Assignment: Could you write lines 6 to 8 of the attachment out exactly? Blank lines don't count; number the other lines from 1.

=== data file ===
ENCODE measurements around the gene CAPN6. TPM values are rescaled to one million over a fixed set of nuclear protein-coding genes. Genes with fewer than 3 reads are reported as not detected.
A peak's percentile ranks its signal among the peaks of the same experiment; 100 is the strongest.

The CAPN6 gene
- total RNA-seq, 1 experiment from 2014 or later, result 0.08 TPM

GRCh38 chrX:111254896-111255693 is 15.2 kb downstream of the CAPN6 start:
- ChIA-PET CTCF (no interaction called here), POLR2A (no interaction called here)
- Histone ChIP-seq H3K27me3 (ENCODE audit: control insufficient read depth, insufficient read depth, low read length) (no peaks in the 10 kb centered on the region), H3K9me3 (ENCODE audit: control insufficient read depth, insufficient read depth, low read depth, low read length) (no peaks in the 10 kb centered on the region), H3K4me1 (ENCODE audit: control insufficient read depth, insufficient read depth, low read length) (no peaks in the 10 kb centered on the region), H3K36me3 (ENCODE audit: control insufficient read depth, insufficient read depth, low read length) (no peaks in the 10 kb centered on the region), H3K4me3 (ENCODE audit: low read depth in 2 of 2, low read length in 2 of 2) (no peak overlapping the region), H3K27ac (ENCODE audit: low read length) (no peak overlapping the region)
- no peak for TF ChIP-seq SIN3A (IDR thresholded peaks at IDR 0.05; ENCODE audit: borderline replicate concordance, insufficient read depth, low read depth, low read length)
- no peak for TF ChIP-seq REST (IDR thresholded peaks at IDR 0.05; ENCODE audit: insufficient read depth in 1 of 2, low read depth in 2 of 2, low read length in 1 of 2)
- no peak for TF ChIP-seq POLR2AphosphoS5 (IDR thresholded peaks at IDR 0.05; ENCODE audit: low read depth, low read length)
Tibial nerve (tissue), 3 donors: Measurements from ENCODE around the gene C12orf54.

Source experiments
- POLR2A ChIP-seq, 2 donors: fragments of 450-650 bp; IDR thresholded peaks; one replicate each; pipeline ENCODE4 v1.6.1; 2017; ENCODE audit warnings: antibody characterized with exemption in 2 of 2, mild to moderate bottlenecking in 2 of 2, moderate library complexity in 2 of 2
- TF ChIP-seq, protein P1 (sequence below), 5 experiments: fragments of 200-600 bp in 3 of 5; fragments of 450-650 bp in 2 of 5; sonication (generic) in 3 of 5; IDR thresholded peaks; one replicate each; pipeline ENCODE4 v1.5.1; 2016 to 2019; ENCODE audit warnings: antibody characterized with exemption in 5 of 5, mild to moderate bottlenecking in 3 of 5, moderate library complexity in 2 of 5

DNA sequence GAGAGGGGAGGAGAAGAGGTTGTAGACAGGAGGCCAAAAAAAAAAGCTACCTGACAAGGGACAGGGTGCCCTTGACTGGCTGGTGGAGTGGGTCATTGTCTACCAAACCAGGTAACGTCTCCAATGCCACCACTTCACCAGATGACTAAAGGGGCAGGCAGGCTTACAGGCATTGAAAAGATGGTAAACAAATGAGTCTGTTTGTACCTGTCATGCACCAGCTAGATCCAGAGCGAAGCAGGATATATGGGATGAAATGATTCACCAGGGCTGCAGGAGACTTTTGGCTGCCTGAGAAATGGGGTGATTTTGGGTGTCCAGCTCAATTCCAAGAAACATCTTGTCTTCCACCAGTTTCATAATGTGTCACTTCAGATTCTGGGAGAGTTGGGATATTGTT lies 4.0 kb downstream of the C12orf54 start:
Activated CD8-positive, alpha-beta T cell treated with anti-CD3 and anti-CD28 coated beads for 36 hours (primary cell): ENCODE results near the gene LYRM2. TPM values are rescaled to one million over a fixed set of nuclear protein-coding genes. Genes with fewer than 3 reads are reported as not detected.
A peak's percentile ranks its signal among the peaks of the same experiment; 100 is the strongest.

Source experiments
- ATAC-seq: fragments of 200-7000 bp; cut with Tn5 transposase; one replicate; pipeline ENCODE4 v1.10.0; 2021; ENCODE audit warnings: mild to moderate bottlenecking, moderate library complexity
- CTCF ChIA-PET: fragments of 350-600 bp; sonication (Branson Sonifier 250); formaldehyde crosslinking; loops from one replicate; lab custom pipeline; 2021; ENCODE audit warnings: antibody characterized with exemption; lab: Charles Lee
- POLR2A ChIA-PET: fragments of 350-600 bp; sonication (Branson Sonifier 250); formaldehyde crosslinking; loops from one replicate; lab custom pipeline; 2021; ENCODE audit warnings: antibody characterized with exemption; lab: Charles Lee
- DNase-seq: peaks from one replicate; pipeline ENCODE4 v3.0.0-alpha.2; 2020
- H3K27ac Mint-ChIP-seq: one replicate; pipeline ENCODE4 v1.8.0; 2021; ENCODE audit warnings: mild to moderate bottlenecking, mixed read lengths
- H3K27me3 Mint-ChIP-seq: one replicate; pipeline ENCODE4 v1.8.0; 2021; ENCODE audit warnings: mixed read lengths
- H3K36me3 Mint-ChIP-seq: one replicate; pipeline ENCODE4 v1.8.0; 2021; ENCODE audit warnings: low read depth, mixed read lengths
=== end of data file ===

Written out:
- ChIA-PET CTCF (no interaction called here), POLR2A (no interaction called here)
- Histone ChIP-seq H3K27me3 (ENCODE audit: control insufficient read depth, insufficient read depth, low read length) (no peaks in the 10 kb centered on the region), H3K9me3 (ENCODE audit: control insufficient read depth, insufficient read depth, low read depth, low read length) (no peaks in the 10 kb centered on the region), H3K4me1 (ENCODE audit: control insufficient read depth, insufficient read depth, low read length) (no peaks in the 10 kb centered on the region), H3K36me3 (ENCODE audit: control insufficient read depth, insufficient read depth, low read length) (no peaks in the 10 kb centered on the region), H3K4me3 (ENCODE audit: low read depth in 2 of 2, low read length in 2 of 2) (no peak overlapping the region), H3K27ac (ENCODE audit: low read length) (no peak overlapping the region)
- no peak for TF ChIP-seq SIN3A (IDR thresholded peaks at IDR 0.05; ENCODE audit: borderline replicate concordance, insufficient read depth, low read depth, low read length)